The port of Kinkole in Kinshasa in DR Congo is habitually abuzz with activity. When Greenpeace visited recently huge logs were being brought up river and offloaded. Many of the scores of huge unmarked logs that have been felled are being exported illegally.
The scene is a chaotic one, yet there is order to the mayhem and in a way this small scene is a reflection of the logging industry as a whole in the DRC - organised chaos.
In Greenpeace Africa’s new report Cut It Out: Illegal logging in the DRC we detail how companies, including prominent multinationals, are routinely flouting Congolese law with complete impunity and how the DRC government’s so-called “battle against illegal logging” is, so far, failing.
Evidence of such activity is not hard to find. Trucks carrying illegal unmarked wood travel around in plain sight and companies are cutting off the ends of logs in order to hide illegalities.
Ports such as Kinkole are inundated with illegal logs. Some of them are so freshly cut they still smell of the forest.
Many companies are using what are called artisanal permits, that are specifically supposed to be used for small-scale logging, in order to circumvent a moratorium in the DRC on new industrial logging permits.
We visited one village where real artisanal logging was taking place with the approval of the local chief. The chainsaw operator explained this is done for the domestic market to supply wood for things such as housing and furniture. This is the essence of artisanal logging and when done responsibly, the local economy can benefit.
But too often companies are after a quick profit and the destruction is to the detriment of those people who live in what is part of the second largest rainforest in the world. These people depend on the forest for their livelihood.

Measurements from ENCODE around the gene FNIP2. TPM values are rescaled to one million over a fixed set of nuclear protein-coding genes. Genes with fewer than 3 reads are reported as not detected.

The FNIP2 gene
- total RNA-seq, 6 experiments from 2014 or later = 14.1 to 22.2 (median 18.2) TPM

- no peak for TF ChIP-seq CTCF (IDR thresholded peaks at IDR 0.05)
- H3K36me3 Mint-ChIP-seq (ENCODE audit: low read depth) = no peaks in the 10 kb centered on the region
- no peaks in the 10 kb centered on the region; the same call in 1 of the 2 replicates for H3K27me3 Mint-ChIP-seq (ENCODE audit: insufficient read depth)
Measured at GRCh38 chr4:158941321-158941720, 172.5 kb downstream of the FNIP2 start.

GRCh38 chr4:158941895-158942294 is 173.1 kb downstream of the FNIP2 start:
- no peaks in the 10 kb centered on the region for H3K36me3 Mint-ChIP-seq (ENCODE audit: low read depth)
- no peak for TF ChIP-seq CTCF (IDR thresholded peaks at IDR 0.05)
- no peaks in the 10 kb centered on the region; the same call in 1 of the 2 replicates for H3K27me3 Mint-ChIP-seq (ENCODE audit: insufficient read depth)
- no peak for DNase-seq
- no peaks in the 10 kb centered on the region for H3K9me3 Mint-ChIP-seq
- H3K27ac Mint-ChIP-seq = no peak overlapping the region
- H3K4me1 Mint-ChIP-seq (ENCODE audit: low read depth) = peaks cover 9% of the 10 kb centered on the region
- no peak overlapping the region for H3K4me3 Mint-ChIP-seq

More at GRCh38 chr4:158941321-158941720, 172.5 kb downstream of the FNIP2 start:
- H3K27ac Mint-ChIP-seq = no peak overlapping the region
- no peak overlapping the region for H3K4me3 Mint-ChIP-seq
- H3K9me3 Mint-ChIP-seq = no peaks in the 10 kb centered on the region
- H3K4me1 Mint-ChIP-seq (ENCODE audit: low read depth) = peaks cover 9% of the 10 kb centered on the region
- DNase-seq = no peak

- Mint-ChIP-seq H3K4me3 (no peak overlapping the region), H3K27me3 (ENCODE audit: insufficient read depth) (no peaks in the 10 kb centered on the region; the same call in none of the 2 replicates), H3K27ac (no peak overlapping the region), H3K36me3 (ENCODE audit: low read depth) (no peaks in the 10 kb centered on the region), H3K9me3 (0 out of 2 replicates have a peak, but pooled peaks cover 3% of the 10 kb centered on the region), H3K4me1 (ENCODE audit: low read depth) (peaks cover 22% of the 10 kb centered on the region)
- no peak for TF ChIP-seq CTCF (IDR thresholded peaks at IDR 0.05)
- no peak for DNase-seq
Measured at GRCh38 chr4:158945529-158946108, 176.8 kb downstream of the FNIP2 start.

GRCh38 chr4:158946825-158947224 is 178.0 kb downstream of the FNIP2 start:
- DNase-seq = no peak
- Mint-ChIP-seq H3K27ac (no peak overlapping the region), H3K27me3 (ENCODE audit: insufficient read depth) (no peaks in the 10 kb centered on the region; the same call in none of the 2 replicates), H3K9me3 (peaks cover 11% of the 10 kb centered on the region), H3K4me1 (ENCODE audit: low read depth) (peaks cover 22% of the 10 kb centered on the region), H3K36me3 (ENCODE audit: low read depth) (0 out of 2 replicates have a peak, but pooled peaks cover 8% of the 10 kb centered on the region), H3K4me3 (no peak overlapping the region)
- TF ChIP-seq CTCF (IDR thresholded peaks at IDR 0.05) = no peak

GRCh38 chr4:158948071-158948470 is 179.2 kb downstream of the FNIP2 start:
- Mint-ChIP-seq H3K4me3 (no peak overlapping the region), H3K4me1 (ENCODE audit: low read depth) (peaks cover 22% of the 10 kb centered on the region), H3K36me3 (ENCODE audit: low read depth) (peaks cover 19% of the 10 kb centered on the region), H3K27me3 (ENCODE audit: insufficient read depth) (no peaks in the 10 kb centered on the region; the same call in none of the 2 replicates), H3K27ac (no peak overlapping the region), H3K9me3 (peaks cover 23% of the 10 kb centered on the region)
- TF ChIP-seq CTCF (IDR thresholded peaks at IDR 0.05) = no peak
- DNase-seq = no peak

In Bandundu, the province’s environment minister told us that he really wants to clean up the sector, but in reality that will not be an easy task. We saw provincial inspectors being chased away from one site when attempting to seize illegal timber and a recent report by Resource Extraction Monitoring (REM) has also detailed illegal logging on a grand scale.
Help should be at hand though with the new EU Timber Regulation (EUTR) which came into effect on March 3. This means that any illegally harvested timber cannot be traded on the European market - a big destination for timber from the Congo Basin either directly or through markets such as China. Anyone who does so can be prosecuted.
The chaotic state of the sector in DRC and the lack of independent systems there to verify legality mean it will currently be extremely difficult, if not impossible, for traders based in the EU and dealing in timber from the DRC to comply with the legislation.
Greenpeace has been among those campaigning for many years to see this law come into force and we hope that this can at least give some impetus to reform and help clean up a sector that is currently out of control.
We hope that the DRC government seizes on that impetus before any more of Africa’s forests are needlessly and illegally cut down.
Click here to read Cut it Out: Illegal Logging in DRC